Athens, denied the chance to re-stage the Olympics in the centenary year of 1996, was awarded the 2004 GAmes last night .
The Greek capital saw off the challenge of four other bidding cities, including the pre-vote favourite Rome, by a margin of 25 votes. The last time any city bettered that margin was when Berlin beat Barcelona to the 1936 Games by 43 votes to 16. Since then, the International Olympic Committee has grown to 107 members, and the secret ballot taken in Lausanne awarded Athens the Games ahead of Rome by 66 votes to 41. Cape Town, Stockholm and Buenos Aires all fell in earlier rounds.
Six years ago the Greeks sought the 1996 Games with a bid which was guilty of hubris. They were outflanked by the energetic efforts of Atlanta.
But after the widely felt weaknesses of Atlanta's effort last year, notably its excess of commercialism, the opportunity was there for Athens , which hosted the first modern Games of 1896, to profit from the idea of returning the Olympic Movment to its roots. This they did.
"The extra vaule of the Greek tradition made the difference," said Jacques Rogge, an IOC member.
Dick Pound, IOC executive board member, added: "They corrected their mistakes. They were totally focussed on the quality of the bid rather than demanding the Games as a right."
Craig Reedie, one of Britain's two IOC members, commented: "There is a natural sympathy for Greece. If you go with your heart, rather than your head, you vote for Athens."
The trauma of 1991 left Greeks weeping on the streets. Last night the tears flowed in the Piazza Navona, where Romans watched the voting on live television.
Not every Roman was dismayed. "I am absolutely delighted," said Cristiano Brughitta, spokesman for the Campaign against the 2004 Games in Rome. "I am just pleased to have spared our town this huge disaster."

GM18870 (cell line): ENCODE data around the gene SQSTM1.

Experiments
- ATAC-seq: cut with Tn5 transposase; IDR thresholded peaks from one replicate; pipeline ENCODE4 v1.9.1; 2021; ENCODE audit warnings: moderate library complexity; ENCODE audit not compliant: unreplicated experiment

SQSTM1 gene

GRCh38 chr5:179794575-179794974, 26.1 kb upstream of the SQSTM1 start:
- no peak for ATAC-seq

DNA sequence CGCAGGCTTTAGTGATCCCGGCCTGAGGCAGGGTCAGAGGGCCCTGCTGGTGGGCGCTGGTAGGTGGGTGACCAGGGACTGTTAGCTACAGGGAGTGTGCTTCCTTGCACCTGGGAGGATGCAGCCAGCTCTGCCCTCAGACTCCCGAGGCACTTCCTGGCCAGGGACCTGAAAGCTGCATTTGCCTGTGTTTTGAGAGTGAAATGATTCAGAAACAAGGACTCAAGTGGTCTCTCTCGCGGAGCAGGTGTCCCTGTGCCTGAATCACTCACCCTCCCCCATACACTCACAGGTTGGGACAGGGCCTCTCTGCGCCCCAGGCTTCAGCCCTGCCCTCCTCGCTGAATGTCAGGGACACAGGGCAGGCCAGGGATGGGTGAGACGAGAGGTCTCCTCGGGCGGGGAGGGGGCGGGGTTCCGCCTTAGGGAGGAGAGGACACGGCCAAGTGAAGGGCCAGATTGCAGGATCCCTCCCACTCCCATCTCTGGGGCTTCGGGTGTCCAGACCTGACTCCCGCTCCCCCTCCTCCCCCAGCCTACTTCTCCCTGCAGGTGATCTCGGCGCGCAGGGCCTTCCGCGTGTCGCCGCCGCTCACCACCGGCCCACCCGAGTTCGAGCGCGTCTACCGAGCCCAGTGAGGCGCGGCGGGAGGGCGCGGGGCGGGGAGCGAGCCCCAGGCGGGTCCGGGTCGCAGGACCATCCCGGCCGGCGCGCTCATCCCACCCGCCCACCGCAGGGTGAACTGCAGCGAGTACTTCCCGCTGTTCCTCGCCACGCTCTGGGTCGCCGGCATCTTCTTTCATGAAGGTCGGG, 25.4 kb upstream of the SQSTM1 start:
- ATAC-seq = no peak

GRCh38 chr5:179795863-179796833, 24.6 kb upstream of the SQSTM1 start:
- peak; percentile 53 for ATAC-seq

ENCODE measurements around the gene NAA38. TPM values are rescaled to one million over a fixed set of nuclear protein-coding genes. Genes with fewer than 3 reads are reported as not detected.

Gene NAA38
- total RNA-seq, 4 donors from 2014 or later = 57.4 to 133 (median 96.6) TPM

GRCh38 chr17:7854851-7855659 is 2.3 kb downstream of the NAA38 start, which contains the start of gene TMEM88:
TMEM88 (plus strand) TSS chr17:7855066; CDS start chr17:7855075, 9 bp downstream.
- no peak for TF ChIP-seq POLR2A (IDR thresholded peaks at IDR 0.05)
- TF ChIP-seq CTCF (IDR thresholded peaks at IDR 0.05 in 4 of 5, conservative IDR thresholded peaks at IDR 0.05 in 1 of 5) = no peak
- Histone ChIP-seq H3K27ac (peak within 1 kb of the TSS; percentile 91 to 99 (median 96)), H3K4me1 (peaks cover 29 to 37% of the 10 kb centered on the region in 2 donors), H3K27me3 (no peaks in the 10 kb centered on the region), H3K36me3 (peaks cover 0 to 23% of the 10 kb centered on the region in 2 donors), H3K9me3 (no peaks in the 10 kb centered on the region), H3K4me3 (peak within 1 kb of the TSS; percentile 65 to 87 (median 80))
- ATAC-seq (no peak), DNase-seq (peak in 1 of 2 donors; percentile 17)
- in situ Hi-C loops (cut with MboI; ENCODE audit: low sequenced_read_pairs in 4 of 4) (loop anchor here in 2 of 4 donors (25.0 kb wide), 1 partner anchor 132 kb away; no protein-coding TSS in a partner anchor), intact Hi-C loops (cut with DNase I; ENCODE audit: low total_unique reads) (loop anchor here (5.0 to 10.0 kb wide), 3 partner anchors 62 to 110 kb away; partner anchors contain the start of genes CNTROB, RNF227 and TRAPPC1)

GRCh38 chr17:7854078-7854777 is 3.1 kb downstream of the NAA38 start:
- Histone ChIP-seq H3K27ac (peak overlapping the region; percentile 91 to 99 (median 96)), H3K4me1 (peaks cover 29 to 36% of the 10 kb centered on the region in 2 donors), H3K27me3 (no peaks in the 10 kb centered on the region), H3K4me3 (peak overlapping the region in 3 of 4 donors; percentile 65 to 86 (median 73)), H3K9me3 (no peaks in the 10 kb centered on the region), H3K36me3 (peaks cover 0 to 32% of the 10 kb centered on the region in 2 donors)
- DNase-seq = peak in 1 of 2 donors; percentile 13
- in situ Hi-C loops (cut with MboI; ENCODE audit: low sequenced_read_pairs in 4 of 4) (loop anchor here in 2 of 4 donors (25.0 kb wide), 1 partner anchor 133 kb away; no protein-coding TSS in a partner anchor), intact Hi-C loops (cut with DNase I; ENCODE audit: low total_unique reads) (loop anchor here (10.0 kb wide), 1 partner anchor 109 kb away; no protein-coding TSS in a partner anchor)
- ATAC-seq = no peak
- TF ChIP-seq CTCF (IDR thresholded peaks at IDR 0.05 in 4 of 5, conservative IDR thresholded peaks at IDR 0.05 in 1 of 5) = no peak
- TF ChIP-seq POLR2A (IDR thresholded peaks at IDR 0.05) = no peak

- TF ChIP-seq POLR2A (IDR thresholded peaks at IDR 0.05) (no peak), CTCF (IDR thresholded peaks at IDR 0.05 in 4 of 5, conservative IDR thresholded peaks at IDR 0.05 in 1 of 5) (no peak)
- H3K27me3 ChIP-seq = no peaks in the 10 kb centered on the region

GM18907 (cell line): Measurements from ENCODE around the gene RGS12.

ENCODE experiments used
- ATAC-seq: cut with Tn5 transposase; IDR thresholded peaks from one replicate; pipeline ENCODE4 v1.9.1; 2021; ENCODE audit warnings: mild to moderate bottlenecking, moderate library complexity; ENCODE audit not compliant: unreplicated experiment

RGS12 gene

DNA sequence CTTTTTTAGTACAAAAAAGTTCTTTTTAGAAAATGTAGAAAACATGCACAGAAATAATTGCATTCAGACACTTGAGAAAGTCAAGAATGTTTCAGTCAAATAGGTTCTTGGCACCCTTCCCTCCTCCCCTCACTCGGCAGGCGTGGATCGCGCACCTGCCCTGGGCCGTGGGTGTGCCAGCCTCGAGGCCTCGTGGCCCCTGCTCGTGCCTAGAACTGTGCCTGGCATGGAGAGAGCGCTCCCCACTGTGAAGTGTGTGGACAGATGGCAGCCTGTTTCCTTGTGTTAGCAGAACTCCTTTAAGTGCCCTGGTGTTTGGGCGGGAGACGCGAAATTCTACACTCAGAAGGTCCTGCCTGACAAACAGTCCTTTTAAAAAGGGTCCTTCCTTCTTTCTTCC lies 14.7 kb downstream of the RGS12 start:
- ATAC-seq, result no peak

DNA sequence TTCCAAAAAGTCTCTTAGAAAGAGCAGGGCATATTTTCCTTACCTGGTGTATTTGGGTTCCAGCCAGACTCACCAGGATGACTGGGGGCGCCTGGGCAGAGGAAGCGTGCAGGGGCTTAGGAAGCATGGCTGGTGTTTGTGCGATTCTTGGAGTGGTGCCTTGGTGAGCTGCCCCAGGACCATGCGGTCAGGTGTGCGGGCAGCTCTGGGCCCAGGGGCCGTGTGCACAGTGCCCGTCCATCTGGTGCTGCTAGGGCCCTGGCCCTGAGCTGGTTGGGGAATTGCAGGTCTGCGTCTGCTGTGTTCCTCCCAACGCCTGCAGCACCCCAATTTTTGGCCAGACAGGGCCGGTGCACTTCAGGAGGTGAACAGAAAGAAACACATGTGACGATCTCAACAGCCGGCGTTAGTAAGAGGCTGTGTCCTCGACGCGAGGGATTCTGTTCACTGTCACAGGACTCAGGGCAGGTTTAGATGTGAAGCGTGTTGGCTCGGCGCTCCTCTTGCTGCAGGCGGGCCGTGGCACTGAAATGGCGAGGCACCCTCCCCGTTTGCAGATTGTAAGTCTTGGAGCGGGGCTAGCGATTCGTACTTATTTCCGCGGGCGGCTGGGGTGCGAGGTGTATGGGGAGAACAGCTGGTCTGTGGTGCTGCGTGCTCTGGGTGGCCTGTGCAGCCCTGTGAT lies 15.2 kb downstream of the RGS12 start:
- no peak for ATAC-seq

The factors presenting a problem for Athens were the same which faced Rome - difficulties with transport, pollution and accommodation.
Athens has planned to get round some of these difficulties by building a new Metro system and 65 extra miles of motorway which will divert traffic away from the crowded city centre towards the Olympic facilities already largely existent to the north of the city.
Each of the five bids were supported in Lausanne by high-profile personalities. Buenos Aires was backed by the Argentine president, Carlos Menem; Rome had Luciano Pavarotti in their line-up; Stockholm had Bjorn Borg.
Gianna Angelapoulos-Daskalaki, the exotic and impressive president of the Athens bid, had travelled the world to promote the claims of her native city. Angelapoulos, who has a home in Chelsea and a wealthy industrialist husband, has been described as a cross between Melina Mercouri and Mrs Thatcher. But her charm was wasted on Primo Nebiolo, the president of the Rome bid, when the two met at last month's world athletics championships in Athens.
Nebiolo, president also of the International Amateur Athletic Federation, refused to shake hands and turned away. His subsequent statement that the Greeks were incapable of organising major sporting events was not supported by the facts - the IAAF world championships were very well organised this year.
As the IOC members witnessed final presentations yesterday from each of the five bidders in Room 280 of the Palais de Beaulieu, several questions hung in the air.
Would Nebiolo's criticisms prove counter-productive for Rome? Would the sequence of bomb attacks in Sweden blow a hole in Stockholm's challenge? How strong was the guilt over Athens? And what emotional charge would be carried in the personal appeal by South Africa's President, Nelson Mandela?
The result was definitive. Nebiolo complained afterwards that Rome had suffered through an accord worked out on Thursday night between Cape Town and Athens, whereby the Greek city received support this time round in exchange for votes supporting Cape Town with its expected bid for the 2008 Games. After Cape Town had gone out in the penultimate round with 20 votes, Athens picked up 14 of them in the final count.
The result also means Britain, which is committed to bidding for an Olympics in London in the near future, will almost certainly go for the 2012 Games rather than those of 2008, given that the event is not likely to be hosted on consecutive occasions by a European city.
Simon Clegg, the chief executive of the British Olympic Association, said: "We will hit them once with a bloody impressive bid," he said.
Why there is no catching Africa's runners, page 23
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